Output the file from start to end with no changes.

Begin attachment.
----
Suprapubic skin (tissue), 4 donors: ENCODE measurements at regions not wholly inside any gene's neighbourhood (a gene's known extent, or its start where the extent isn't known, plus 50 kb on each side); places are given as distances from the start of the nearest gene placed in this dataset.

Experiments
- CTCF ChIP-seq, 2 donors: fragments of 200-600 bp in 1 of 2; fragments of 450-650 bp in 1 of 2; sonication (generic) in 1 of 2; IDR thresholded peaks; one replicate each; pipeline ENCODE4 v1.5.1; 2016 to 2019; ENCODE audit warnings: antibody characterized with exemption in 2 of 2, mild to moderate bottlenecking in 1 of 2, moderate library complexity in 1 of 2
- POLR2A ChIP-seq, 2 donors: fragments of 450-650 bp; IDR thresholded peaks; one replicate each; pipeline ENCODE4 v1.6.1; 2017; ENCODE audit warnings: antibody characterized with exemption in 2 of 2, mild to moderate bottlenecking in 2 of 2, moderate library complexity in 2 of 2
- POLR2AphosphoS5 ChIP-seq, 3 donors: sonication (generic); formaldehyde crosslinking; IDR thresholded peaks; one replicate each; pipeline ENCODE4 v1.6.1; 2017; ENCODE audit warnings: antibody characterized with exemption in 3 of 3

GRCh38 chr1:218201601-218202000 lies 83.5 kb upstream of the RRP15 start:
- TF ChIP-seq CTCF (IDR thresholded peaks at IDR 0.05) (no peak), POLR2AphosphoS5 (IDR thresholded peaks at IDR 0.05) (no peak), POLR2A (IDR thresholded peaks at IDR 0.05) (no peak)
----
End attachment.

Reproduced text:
Suprapubic skin (tissue), 4 donors: ENCODE measurements at regions not wholly inside any gene's neighbourhood (a gene's known extent, or its start where the extent isn't known, plus 50 kb on each side); places are given as distances from the start of the nearest gene placed in this dataset.

Experiments
- CTCF ChIP-seq, 2 donors: fragments of 200-600 bp in 1 of 2; fragments of 450-650 bp in 1 of 2; sonication (generic) in 1 of 2; IDR thresholded peaks; one replicate each; pipeline ENCODE4 v1.5.1; 2016 to 2019; ENCODE audit warnings: antibody characterized with exemption in 2 of 2, mild to moderate bottlenecking in 1 of 2, moderate library complexity in 1 of 2
- POLR2A ChIP-seq, 2 donors: fragments of 450-650 bp; IDR thresholded peaks; one replicate each; pipeline ENCODE4 v1.6.1; 2017; ENCODE audit warnings: antibody characterized with exemption in 2 of 2, mild to moderate bottlenecking in 2 of 2, moderate library complexity in 2 of 2
- POLR2AphosphoS5 ChIP-seq, 3 donors: sonication (generic); formaldehyde crosslinking; IDR thresholded peaks; one replicate each; pipeline ENCODE4 v1.6.1; 2017; ENCODE audit warnings: antibody characterized with exemption in 3 of 3

GRCh38 chr1:218201601-218202000 lies 83.5 kb upstream of the RRP15 start:
- TF ChIP-seq CTCF (IDR thresholded peaks at IDR 0.05) (no peak), POLR2AphosphoS5 (IDR thresholded peaks at IDR 0.05) (no peak), POLR2A (IDR thresholded peaks at IDR 0.05) (no peak)